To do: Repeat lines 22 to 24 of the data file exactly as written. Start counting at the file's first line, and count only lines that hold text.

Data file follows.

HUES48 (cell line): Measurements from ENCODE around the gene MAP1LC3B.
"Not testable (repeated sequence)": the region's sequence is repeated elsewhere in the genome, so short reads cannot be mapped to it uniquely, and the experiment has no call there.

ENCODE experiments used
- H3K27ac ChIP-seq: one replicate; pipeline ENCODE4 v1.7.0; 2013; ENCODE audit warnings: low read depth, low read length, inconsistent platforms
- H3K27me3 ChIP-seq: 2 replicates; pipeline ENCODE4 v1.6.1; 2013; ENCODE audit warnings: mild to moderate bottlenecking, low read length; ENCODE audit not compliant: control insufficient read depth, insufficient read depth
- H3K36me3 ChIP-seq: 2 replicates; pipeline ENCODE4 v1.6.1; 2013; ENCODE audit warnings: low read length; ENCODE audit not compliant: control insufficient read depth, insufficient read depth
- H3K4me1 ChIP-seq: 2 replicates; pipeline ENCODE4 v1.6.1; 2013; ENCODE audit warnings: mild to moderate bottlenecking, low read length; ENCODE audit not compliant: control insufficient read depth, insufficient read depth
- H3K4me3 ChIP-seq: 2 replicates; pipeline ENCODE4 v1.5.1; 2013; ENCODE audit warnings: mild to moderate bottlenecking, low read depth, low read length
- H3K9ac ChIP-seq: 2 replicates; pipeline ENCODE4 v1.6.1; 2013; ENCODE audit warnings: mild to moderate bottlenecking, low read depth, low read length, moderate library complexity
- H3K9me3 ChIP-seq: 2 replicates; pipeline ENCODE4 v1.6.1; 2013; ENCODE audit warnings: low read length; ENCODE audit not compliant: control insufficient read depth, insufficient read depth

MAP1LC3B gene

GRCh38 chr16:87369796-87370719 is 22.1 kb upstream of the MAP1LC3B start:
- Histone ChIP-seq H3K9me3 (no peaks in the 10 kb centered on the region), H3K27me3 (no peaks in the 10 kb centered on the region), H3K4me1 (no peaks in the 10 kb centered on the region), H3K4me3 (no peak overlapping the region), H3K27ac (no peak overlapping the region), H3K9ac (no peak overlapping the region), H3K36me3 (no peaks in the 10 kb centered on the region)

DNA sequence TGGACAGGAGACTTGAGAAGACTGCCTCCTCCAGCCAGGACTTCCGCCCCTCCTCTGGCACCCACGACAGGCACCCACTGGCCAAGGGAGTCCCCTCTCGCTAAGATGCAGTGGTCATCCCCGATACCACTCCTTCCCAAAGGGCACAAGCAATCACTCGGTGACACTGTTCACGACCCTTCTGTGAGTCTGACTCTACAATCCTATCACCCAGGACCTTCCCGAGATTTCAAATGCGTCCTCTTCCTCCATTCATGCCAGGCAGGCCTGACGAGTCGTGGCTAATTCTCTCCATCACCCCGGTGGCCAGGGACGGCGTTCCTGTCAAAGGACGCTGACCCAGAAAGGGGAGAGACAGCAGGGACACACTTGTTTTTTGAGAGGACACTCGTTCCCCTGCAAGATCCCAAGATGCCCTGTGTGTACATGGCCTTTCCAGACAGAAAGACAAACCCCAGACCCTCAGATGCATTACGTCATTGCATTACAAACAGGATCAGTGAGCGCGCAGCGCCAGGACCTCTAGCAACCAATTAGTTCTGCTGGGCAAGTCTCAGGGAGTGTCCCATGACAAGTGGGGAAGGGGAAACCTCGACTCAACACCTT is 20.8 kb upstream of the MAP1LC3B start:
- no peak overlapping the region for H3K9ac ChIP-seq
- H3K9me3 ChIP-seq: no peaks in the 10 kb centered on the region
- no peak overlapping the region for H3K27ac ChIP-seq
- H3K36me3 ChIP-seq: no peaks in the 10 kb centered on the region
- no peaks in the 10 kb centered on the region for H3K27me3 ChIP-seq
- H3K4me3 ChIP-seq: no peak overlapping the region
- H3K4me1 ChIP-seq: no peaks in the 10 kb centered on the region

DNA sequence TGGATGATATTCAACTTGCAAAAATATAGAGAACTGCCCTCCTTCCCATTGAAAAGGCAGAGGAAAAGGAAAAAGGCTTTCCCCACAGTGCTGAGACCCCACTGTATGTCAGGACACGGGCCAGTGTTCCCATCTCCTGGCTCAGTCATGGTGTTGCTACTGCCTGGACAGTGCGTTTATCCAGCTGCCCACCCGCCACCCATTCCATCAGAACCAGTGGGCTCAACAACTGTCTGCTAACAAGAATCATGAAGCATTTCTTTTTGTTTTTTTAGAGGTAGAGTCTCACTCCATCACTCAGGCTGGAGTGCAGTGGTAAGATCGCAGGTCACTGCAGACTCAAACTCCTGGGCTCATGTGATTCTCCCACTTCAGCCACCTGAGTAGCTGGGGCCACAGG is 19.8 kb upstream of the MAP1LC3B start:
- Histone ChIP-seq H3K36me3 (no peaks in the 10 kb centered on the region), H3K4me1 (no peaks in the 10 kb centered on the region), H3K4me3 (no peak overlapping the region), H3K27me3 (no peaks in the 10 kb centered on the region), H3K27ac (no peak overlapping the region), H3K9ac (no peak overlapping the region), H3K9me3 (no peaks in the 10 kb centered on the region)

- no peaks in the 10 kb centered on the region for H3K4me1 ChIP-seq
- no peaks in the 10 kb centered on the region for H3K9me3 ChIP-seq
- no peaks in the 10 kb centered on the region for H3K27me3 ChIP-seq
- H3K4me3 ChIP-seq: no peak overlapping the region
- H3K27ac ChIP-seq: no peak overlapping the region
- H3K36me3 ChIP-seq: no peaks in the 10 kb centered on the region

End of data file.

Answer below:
DNA sequence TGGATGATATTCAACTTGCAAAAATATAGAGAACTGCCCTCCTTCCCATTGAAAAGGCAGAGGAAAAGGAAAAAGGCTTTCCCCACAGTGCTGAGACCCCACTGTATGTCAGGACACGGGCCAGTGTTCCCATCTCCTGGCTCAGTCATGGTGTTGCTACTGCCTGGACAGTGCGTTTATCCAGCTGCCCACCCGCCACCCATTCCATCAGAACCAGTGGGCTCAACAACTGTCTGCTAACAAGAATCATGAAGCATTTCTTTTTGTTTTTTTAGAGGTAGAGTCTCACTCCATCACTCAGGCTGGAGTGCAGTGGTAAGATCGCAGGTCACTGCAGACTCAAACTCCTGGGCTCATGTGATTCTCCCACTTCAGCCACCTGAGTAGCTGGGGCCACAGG is 19.8 kb upstream of the MAP1LC3B start:
- Histone ChIP-seq H3K36me3 (no peaks in the 10 kb centered on the region), H3K4me1 (no peaks in the 10 kb centered on the region), H3K4me3 (no peak overlapping the region), H3K27me3 (no peaks in the 10 kb centered on the region), H3K27ac (no peak overlapping the region), H3K9ac (no peak overlapping the region), H3K9me3 (no peaks in the 10 kb centered on the region)

- no peaks in the 10 kb centered on the region for H3K4me1 ChIP-seq